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I mostly fingerpick.........and again I'd like to offer absolute proof that Gibsons are not good for fingerpicking. Again, the unbiased and knowledge-filled opionionaters on the AGF have based their view on proven fact. Enjoy!!!!!!

 

You don't need more proof what of what a good fingerpicker can do with a big box Gibson than Rev. Gary Davis.

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Interesting theory, EA. I think it is hard to generate a really hard and fast rule here, but I don't think that you should totally give up on trying to pinpoint trends and rationalize them. There are always and will always be exceptions to any such hypotheses, and a good guitarist can usually produce good work in their chosen style on most anything that will stay in tune, but these observations need not invalidate the hypotheses completely.

 

In scanning forums I have noticed two basic schools of thought among fingerstylists: those who hold that Gibsons are worst for fingerstyle and those who hold that Gibsons are best for fingerstyle. There are of course fence-sitters too. Within those two basic groups, though, the non-Gibsonites seem to like a clear treble and reasonable mids, and can live without heavy bass. I surmise that either they have really heavy thumb technique, they use thumbpicks for added definition and volume on the lows, or they like a very mobile bass line and find that strong bass response threatens to drown out the movement. My impression is that these players tend to like smaller bodied Martins (OOs, OOOs, OMs), and GC-style Taylors. The Gibsonites meanwhile seem to fall into two main groups: those who like the small-bodied Gibsons (LOs, L1s, L2s), and those who like the slope-shoulders (weirdly and presumably quite extraneously I note more SJ players than J45 players in this group). I sense that the small-body lovers ultimately define their primary style as blues fingerstyle (obvious references to Robert Johnson), while the slopers fall into bluesers who like a bit more depth, and more general fingerstylists. The latter group clearly favour strong middles and more bass to counterbalance the treble on their guitars. They seem to find that only Gibby slopes have that sort of balance. I still have to work out what it is about the sound of the small bodies which particularly appeals to their fans. I love the sound of those Gibsons too (some really stunning clips of L1s on Youtube, including the current RJ model). They don't sound like smaller Martins to me, but I can't quite put my finger on what it is. The small Gibsons do seem to have almost electric trebles though. What is that small-body lovers? How would you describe the sound?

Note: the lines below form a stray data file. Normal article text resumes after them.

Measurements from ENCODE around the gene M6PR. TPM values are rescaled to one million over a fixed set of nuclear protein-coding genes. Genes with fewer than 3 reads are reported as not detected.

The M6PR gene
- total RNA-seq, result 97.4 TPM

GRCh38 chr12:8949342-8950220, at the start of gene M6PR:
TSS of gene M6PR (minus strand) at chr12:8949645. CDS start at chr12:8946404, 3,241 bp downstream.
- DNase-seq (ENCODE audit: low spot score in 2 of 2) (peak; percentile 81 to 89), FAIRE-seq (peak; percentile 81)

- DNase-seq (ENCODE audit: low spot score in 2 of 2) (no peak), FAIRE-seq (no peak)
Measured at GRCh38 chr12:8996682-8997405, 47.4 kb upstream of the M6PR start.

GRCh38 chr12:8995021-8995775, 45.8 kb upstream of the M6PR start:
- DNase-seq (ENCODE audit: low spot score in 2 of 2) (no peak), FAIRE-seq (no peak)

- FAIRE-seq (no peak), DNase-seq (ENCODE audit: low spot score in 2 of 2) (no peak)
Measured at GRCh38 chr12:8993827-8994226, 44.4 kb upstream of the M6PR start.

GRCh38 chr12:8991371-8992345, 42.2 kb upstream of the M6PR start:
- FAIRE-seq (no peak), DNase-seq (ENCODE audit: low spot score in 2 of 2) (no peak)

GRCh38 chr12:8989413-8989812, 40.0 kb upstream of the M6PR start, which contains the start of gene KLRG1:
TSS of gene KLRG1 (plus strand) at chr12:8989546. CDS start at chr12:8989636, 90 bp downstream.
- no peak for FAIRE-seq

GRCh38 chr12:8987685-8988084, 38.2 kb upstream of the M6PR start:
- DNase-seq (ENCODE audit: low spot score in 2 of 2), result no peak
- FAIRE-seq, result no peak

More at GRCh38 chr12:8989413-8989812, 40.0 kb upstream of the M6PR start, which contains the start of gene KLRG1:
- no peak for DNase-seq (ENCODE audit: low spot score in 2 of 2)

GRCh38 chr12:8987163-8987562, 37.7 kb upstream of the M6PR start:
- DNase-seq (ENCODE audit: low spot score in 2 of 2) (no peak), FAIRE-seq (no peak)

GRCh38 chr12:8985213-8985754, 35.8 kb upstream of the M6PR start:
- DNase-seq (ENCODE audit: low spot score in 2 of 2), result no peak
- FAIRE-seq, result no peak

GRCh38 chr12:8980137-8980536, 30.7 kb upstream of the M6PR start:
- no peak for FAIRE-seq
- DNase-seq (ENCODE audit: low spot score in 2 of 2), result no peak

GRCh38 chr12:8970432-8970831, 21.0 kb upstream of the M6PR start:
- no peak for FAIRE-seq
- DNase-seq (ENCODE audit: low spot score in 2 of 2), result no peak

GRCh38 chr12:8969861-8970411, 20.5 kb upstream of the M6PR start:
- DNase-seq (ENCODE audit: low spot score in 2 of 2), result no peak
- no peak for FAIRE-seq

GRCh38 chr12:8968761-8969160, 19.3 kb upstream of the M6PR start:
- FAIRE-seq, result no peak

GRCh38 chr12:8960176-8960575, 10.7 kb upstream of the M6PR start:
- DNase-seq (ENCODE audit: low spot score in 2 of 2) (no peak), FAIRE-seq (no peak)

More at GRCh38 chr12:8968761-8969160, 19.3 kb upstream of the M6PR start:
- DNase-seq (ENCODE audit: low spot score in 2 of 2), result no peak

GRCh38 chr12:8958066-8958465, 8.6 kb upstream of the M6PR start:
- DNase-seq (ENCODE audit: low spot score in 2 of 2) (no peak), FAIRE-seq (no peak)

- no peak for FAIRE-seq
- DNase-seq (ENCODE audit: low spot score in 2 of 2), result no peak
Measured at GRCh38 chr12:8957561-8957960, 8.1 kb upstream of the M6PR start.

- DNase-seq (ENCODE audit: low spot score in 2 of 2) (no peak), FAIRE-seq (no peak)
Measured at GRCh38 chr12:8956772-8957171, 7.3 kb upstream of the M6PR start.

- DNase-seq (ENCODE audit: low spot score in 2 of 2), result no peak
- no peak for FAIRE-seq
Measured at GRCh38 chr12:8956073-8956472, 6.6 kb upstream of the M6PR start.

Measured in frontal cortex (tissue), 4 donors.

For me, my SJ simply has the warmth and balance that I used to get from a classical, but the greater definition, sustain, volume and air-moving power that I would get from a big steel-string. It just works perfectly for me in that it sounds nice for a wide range of fingerstyle material, from Villa Lobos Preludes, through jazz standards like 'Autumn Leaves', to old country classics like 'The Wildwood Flower', taking in accompaniments to folky songs like 'Suzanne' or 'Who Knows Where the Time Goes?'. The one thing I don't quite feel like playing on it at the moment is fingerstyle blues. This may just be a mood thing, as I'm finding it more exciting and fresher to improvise with bluegrassy and jazzy runs at the moment than to play old blues licks that I had down years ago. Or it might be to do with the fact that unlike you I've not replaced the 12s with 13s yet, and they don't resist or generate volume in the way that would inspire me to play harder with my fingers and so to play more blues. Or it may be that the natural compression of the SJ, which makes it so beautiful for most fingerstyle playing, actually makes it difficult for me to emphasize the highs in a way which I would like to for blues. We'll see what 13s bring in time. And for blues fingerstyle, I've always got the electric, which can do cutting highs...